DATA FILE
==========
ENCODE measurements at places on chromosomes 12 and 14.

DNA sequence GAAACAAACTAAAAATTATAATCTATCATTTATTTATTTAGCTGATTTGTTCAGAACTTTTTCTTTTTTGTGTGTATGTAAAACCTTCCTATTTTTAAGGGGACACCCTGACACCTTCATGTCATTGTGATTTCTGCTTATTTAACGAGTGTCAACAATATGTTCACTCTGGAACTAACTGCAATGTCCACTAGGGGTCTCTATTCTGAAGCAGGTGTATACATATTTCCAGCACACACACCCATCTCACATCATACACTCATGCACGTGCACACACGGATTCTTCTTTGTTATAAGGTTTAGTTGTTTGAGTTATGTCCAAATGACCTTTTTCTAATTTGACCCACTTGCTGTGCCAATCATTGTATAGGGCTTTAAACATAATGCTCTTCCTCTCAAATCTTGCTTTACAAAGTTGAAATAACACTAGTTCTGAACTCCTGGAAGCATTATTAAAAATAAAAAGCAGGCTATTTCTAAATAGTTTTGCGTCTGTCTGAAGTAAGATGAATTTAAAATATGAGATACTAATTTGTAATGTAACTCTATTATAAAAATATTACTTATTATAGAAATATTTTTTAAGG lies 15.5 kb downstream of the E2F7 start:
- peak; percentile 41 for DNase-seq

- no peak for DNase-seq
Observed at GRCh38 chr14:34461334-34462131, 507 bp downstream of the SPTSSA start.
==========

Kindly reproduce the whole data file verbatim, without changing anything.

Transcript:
ENCODE measurements at places on chromosomes 12 and 14.

DNA sequence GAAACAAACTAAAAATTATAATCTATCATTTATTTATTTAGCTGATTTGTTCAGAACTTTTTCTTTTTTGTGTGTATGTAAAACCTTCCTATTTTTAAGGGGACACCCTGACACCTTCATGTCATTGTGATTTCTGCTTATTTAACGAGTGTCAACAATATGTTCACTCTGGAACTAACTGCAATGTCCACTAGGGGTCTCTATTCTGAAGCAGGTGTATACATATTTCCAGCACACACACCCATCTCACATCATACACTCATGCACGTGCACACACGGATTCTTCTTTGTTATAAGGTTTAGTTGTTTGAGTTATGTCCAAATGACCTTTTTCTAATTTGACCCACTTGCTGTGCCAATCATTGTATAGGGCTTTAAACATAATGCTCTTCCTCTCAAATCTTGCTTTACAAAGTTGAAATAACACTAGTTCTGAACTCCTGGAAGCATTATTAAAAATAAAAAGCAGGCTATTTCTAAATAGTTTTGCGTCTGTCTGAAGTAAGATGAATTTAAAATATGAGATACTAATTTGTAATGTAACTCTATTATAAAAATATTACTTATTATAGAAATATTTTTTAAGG lies 15.5 kb downstream of the E2F7 start:
- peak; percentile 41 for DNase-seq

- no peak for DNase-seq
Observed at GRCh38 chr14:34461334-34462131, 507 bp downstream of the SPTSSA start.